“Every week, she’d call me and say, ‘OK, I’ve got a check for you,’” he said.

But more customers came calling because Lopez made a point of delivering superb service. Arboles’ cleanup is always top-notch, and if Lopez notices a client needs a little extra beyond the original scope of work, he won’t charge them. His team will just do it. His chipper can eat a 20-inch log—throwing a pile of brush into it isn’t a huge ask.

“I don’t like nickel-and-diming people,” he said. “And I don’t like being nickel-and-dimed.”

It isn’t only a question of being a good guy.

“It’s the work that we do, that’s what sells the next job,” Lopez said. “Anytime you do a phenomenal job for anybody, they’re going
to tell five people. You do a horrible job, and they’re going to tell 200 people.”

Through it all, though, Lopez has never wanted for work, not even during the financial crisis.

“That didn’t faze me. At all,” he said. “Because I’m in demand. There’s always storms. There’s always trees that need to be trimmed.”

‘I Stuck It Out’

A few years ago, Arboles started picking up more commercial and government business from clients like Roeland Park and the Unified Government of Wyandotte County and Kansas City, Kansas.

The railroads are a strong source of work. So are local utilities—Lopez and his team recently wrapped up a job where they removed several trees to make way for a big new sewer line.

Today, commercial and government projects account for about 80 percent of Arboles’ business.

Arboles still serves residential customers, including those who need help after bad weather, but Lopez likes the commercial and government jobs because they’re a little more predictable.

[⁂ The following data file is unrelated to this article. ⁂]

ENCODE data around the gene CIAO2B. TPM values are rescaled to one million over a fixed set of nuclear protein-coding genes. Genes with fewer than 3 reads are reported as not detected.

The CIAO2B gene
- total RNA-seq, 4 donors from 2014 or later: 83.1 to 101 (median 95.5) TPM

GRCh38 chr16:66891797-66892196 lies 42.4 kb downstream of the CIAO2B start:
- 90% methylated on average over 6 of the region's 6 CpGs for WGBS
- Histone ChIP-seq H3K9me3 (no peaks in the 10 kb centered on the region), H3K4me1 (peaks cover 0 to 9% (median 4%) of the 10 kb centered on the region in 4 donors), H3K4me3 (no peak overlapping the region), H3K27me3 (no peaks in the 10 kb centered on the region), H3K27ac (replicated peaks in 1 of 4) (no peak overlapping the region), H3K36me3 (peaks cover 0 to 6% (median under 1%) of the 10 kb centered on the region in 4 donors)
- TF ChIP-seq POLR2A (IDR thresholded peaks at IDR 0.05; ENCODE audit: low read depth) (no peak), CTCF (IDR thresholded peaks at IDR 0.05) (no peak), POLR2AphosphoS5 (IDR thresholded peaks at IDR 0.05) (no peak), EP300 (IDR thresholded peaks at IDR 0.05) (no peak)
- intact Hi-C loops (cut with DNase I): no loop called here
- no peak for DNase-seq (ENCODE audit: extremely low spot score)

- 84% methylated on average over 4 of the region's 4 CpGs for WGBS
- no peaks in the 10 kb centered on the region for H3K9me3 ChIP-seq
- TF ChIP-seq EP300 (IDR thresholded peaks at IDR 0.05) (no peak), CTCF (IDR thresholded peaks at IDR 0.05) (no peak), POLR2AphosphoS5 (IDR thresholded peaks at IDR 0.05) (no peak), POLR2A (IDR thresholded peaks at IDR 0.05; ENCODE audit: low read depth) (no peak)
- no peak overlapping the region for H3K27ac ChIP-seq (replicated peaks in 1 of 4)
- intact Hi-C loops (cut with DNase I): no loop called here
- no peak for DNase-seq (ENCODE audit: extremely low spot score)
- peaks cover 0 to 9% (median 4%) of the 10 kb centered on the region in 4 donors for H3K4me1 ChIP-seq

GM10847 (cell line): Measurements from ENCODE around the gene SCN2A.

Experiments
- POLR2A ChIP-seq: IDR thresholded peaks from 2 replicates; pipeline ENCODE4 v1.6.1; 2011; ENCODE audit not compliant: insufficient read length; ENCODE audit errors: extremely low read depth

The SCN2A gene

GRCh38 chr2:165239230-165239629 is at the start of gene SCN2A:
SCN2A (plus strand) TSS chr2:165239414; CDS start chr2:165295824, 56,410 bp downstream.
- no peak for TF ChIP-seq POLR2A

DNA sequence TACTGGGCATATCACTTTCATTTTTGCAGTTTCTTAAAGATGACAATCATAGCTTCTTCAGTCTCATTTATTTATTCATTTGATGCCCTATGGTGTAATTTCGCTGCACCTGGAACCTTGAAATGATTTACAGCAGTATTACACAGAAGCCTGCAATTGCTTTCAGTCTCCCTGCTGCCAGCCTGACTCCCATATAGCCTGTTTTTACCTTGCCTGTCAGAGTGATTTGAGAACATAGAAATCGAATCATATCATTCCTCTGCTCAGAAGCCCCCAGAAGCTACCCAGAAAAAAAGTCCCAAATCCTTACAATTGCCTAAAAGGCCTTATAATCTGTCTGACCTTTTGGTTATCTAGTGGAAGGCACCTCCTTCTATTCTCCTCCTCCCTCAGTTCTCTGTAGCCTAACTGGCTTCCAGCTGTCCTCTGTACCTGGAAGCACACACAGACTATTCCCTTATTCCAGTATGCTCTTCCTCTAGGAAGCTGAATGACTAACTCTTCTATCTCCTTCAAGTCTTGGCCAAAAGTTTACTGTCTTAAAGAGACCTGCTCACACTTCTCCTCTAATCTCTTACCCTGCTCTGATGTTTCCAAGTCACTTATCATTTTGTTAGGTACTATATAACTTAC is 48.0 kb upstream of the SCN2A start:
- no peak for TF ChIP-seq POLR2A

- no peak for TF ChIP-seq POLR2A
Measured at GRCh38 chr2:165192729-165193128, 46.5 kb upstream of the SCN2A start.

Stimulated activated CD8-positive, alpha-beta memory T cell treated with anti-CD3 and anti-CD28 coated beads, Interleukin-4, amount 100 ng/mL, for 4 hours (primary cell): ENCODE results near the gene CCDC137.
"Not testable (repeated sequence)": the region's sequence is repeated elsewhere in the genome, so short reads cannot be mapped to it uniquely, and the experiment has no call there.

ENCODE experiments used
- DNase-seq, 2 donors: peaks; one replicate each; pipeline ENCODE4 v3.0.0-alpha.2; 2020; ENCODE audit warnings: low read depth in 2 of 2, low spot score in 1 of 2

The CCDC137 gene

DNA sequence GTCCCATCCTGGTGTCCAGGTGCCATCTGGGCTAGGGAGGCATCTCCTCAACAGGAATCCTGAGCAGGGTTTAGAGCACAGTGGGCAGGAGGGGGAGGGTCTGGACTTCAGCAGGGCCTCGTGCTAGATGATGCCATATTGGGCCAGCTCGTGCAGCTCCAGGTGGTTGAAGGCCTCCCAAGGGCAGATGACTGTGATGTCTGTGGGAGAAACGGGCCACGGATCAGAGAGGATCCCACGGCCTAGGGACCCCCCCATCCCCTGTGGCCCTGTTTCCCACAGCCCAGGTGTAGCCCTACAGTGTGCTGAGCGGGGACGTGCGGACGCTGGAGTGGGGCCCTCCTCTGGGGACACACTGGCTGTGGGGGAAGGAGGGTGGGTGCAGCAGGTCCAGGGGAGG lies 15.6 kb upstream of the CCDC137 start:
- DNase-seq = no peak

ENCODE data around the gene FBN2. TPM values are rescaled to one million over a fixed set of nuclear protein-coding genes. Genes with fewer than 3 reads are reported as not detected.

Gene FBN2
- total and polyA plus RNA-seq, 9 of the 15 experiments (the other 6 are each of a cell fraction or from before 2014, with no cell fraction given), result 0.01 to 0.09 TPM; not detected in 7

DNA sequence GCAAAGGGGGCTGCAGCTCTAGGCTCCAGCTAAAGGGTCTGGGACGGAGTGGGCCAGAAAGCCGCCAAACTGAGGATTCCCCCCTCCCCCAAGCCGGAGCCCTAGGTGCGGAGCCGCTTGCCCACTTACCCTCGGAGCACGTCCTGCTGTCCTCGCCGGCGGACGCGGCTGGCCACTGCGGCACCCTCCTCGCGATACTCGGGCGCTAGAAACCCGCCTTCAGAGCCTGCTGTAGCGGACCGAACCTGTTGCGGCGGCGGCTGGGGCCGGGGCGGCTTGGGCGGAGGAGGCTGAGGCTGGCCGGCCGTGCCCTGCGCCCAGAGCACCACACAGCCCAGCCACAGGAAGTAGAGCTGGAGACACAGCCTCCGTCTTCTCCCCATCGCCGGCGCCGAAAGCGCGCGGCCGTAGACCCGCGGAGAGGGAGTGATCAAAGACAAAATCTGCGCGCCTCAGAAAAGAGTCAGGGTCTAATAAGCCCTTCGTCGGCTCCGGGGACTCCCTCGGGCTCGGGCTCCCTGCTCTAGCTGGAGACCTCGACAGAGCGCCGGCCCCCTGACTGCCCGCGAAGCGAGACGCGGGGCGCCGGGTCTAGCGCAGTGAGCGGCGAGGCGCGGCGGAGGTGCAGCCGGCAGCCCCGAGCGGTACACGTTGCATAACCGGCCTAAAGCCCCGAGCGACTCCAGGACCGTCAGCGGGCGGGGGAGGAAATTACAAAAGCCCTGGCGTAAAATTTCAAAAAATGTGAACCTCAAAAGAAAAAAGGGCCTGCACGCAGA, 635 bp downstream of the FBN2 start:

But the growth presented a problem, too. To keep up with demand, Lopez decided to make a major investment in equipment a few years ago.

“Things got tight for me where I made some mistakes by jumping the gun and spending a lot of capital for equipment,” he said.

And naturally, that’s when one client declared bankruptcy—without paying $50,000 owed to Arboles.

That was a tough time. Lopez fell six to seven months behind on his mortgage and nearly lost his house.

“A lot of guys probably would’ve just turned up and said, ‘I’m out,’” he recalled. “But I stuck it out, stuck it out, stuck it out. Shoot, I worked—I did some serious long, long days.”

When his equipment broke, he didn’t have the money to pay for repairs. So he’d go to the junkyard to find replacement parts and make the fixes himself.

He drew inspiration from his grandfather, a Mexican immigrant who served in World War II, and his dad, a Navy veteran who became a KCK police officer. They never gave up, so neither would he.

It took time, but eventually, Lopez’s hard work put Arboles back onto solid ground.

“I got back on top and overcame it and learned—you can do it,” he said.

The experience also taught him the importance of stockpiling cash for tough times.